2017 stage stars in review: The London, U.K. file

At the end of a calendar year, publications fill up with reviewers’ recollections of outstanding work they’ve seen. From Teahen Tales’ “London Calling” files, two looks back at outstanding arts from along the Thames. Part 1 (this post): stage stars. Part 2 (next post): gallery greats.

Boudica by Tristan Bernays

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Gina McKee in the title role of Boudica. Photo credit: Tristam Kenton

It’s become the rage lately to cast women into epic Shakespearean roles, given the classical canon is cluttered with male, rather than female, heroes or villains, disadvantaging classically trained female actors once they “age out” of young romantic-lead roles. One solution is to cast a woman as King Lear. Another can be found in Boudica, a new play by Tristan Bernays, which is a welcome retelling of an epic tale with female characters front and centre.

Boudica, as described in the London Telegraph review of the show, is “the Iceni queen who sought savage revenge on the occupying Romans in ancient Britain for raping her daughters and stealing her kingdom.” The play features not only the queen in the titular role but also major roles for those two daughters, one who responds to the violence and degradation she suffers by out-warrioring the warriors, and the second who increasingly turns to compassion, much to her sister’s and mother’s dismay.

Playwright Tristan Bernays has been working in theatre professionally for less than a decade and his plays have yet to “jump the pond”: while I have not seen his other many works, if Boudica is any indication, he deserves productions around the English-speaking world. The text is incredibly accomplished and the production of the play in 2017 at The Globe Theatre in London, directed by Eleanor Rhode, animated the ancient British warring world with vivid intensity: fresh, complex and, at times, startling. At one moment, there are howls of laughter at the oh-so-bored and petulant Roman soldiers complaining about British weather; then howls of horror at nearly unwatchable cruelties.

Much Ado About Nothing by William Shakespeare

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Ever since a modern reconstruction of the Renaissance-era Globe Theatre opened in 1997 on the south bank of the Thames River in London, I’ve wanted to see a Shakespeare play done there. This was finally the year and we lucked into an energetic production of Much Ado About Nothing directed by Matthew Dunster, set in early 20th-century Mexico. We were novice “groundlings”, paying only five pounds to stand in the open yard in front of the stage. Experienced groundlings got there early to find one of the few spots where you can lean on the back wall, or the stage itself.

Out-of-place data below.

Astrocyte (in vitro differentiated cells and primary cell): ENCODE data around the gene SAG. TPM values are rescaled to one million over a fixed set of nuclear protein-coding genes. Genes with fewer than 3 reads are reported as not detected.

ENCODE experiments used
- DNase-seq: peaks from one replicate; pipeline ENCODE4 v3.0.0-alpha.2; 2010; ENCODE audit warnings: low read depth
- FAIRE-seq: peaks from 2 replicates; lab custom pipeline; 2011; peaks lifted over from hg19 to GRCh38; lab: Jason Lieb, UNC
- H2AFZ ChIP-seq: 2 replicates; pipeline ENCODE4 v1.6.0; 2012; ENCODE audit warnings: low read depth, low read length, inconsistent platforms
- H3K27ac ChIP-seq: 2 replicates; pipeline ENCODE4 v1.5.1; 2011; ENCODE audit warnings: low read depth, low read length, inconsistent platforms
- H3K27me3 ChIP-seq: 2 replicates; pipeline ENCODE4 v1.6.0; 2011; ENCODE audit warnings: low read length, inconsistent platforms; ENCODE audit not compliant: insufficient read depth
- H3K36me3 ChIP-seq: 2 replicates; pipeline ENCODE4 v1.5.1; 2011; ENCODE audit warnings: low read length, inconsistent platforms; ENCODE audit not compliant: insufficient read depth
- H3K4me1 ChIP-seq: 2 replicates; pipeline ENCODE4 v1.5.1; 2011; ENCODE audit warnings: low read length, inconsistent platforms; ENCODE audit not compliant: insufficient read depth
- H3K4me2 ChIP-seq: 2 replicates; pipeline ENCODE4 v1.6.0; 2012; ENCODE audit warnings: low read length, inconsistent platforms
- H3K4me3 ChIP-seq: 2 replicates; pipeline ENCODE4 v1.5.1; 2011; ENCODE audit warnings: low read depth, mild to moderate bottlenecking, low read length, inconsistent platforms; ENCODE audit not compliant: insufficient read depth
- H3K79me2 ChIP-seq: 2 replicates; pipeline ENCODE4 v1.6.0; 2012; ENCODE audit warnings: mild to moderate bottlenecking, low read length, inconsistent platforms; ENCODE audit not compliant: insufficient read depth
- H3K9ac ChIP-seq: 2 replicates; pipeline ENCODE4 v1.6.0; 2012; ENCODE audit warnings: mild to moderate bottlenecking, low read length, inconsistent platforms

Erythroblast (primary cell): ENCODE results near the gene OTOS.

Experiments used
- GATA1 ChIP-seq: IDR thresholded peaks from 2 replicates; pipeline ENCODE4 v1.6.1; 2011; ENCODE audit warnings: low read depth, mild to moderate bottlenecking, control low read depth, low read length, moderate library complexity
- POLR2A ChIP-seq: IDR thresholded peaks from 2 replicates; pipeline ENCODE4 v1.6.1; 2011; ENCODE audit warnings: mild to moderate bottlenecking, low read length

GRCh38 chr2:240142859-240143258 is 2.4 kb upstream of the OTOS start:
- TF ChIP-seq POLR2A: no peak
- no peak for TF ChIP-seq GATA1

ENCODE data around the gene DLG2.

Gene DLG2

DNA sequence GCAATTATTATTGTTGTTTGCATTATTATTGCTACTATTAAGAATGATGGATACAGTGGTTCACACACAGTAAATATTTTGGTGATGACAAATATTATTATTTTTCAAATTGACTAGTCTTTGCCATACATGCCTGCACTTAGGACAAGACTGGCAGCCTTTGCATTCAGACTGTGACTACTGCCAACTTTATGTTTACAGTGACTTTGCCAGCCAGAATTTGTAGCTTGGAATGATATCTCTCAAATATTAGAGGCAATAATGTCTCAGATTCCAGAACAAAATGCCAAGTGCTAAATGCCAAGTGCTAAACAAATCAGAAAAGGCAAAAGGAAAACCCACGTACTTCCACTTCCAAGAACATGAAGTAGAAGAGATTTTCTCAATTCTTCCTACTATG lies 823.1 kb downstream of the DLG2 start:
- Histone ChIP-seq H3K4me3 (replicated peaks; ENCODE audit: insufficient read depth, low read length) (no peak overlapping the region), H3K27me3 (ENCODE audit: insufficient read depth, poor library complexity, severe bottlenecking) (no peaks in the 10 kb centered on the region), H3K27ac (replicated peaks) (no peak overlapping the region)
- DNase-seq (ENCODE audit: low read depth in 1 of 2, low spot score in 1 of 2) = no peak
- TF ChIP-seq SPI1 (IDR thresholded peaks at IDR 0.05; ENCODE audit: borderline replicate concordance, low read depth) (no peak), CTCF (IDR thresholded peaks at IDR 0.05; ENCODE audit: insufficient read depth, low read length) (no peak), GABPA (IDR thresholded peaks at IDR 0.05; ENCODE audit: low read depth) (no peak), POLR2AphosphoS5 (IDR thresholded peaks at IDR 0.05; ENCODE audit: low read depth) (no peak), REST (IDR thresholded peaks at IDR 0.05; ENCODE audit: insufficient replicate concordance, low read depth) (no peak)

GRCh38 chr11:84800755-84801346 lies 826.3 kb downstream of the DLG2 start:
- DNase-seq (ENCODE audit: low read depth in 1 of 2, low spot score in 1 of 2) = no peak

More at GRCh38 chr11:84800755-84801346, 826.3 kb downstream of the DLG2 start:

I had a moment of disappointment early on when I spotted wireless mikes threaded through the actors’ costumes: initial intentions to keep productions at the Globe true to Shakespearean-era capacities has given away to mixing soundboards and some whiz-bang lighting and special effects. But my disappointment soon gave way to sheer enjoyment of a boisterous ensemble that found every comic nugget in Shakespeare’s tale of love revealed and, in some cases, nearly destroyed, by tricksters. It was colourful, at times crude, and the obscured-by-time references and jokes that sometimes slow down this play were either cut or imaginatively rephrased.

Queen Anne by Helen Edmundson

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This 2015 play, first produced at the Royal Shakespeare Company in Stratford-on-Avon, transferred to London’s West End Royal Haymarket Theatre in 2017. Like with Boudica, this play artistically explores the legacy and influence of another woman who was Queen from 1702 to until her death in 1714.

The facts of the ancient historic leader-queen Boudica is mostly lost in the mists of time; Queen Anne’s life was well documented although has often been overlooked, overshadowed by the more-famous British queens, Elizabeth I, Victoria, and the current Queen Elizabeth.

The play focuses on the relationship between Anne, often ill and seemingly weak (she bore 17 children in her life and not one of them lived beyond childhood), and her trusted-yet-conniving friend Sarah Churchill, made Duchess of Marlborough. Sarah is, perhaps, the meatier role for an actor: an ambitious, beautiful, whip-smart woman who climbs in society due to the Queen’s affection but who, in the end, is undone by that same ambition.

Thames Chamber Orchestra at St Martin-in-the-Fields

As a student studying music in university, I tuned frequently to CBC Radio 2’s classical music programming. It seemed every third recording was from London’s St Martin-in-the-Fields Church, often by the resident orchestra then conducted by Sir Neville Marriner. When we booked a trip to London, seeing a concert at St Martin was at the top of my wish list.

Our side seats gave us a ringside view of the Thames Chamber Orchestra, conducted by Keith Marshall. The concert was titled “Mozart and Puccini by candlelight” and we enjoyed a Mozart piano concerto and Symphony No. 39, along with Puccini’s Crisantemi, an elegiac work written in 1890 in response to the death of the Duke of Savoy.

But where the orchestra shone most brilliantly was in Benjamin Britten’s Simple Symphony, written in 1934.  It’s one of those pieces that can be underwhelming in a recording but, heard live, the extensive delicate pizzicato sections (where the violinists and other string players pluck, rather than bow, the strings) were ethereal and enchanting.

Main image: celebrating the “Summer of Love” programming at the Globe Theatre, London, including Shakespeare’s Much Ado About Nothing. Unless noted otherwise, all photos by Kelley Teahen.

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